Another easy task was to trim the forward parts of the cowl to allow some screw holes to be drilled into the sides of the cowl near the spinner opening. This is a little weird, since the exact geometry is not yet known, but I figure I can always go back and fill these holes and re-drill later.
I went ahead and temporarily reinstalled the forward top skin in anticiptation of the cowl installation.
Now it's time to attach hinge pieces. The plans are very vague about this process.

8/31/05 - More Misc. - 4 hours

This stuff actually stretches over two evenings. I took the forward skin off once again to finish up the remaining items on my list. I want to make sure I have everything done up here before I permanently attach the top skin. So, I fiddled with wires and tubes and zip ties for a lot longer than I expected.

One item that I had been putting off was the attachment of the pitot and static lines to the two places behind the panel that require this connection: the EIS and the AHRS.


It seems like forever ago that I bought this pitot-static tubing kit from SafeAir1. I had ordered it so I could do the static ports in the tailcone. Now it came time to attach everything else, so I dug through the supplies from the kit and came up with the required fittings.

The hookups to the AHRS are extremely straightforward. The fittings simply screw into the AHRS and you're done. The EIS is a little more interesting, because I had to use the supplied black tygon tubing to go into the EIS, and then use an adapter to go from that tubing to the more substantial pitot and static lines. Here you can see the black tygon tubing as well as the fancy brass fittings.


I also took the time to clean up the wires going to the EFIS and autopilot, and I attached the protective shells over the DB-25 connectors. I still haven't put any shells over the DB-9 connectors because the ones I have are only for the male side. I need to take a trip to Frys or Radio Shack and see what I can come up with.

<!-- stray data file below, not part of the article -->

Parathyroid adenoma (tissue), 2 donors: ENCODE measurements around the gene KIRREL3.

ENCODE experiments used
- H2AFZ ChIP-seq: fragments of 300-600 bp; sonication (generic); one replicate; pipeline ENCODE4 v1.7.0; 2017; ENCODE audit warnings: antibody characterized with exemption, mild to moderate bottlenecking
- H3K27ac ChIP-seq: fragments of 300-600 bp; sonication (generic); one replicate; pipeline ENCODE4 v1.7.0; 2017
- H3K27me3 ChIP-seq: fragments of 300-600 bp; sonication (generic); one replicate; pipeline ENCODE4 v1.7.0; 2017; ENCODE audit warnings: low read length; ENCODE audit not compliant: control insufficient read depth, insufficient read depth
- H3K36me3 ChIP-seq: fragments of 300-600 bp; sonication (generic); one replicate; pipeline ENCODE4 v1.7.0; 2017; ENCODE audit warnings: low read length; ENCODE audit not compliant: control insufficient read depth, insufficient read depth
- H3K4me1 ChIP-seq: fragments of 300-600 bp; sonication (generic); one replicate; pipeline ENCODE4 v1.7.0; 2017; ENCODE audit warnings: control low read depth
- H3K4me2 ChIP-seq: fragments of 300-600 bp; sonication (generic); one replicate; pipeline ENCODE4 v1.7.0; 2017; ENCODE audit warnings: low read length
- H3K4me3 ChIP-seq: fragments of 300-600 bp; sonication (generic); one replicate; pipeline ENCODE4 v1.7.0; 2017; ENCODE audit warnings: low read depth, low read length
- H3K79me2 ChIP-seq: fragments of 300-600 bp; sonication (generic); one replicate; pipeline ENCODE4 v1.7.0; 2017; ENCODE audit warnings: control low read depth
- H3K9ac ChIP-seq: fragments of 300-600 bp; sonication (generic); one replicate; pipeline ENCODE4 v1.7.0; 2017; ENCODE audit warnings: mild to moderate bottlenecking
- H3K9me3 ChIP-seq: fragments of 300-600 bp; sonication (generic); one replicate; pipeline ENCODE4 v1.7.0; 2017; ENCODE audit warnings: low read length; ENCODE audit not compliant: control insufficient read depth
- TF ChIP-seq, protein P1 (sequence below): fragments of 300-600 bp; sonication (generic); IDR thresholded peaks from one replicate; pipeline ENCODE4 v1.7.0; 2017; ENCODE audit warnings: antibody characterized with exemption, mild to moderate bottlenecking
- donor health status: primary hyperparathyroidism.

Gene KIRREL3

If it seems like I'm not getting much acccomplished, it's because I'm waiting on my propeller. I decided that I really wanted the prop on the plane before I finalize the cowl position, so until I have the prop, I'm working on little piddly things.

One issue that I've been bothered by has been the routing of the pitot line. I have completely used up the space in the grommet that passes through the wing spar on the left side, so that is not an option. There is some space in the center section grommets, but this requires that I route the tubing near the stick control apparatus. I called Van's and talked to Gus about the possibility of drilling another hole, but we decided that it would be better to just route the line to the center grommet. He suggested bonding the tubing to the control bracket (the one that attaches to the spar and makes all routing very difficult) to keep it away from the controls. So that's what I did. I ran the line and then used RTV to "stick" the tubing to the left control bracket.
Next: Finishing up the wings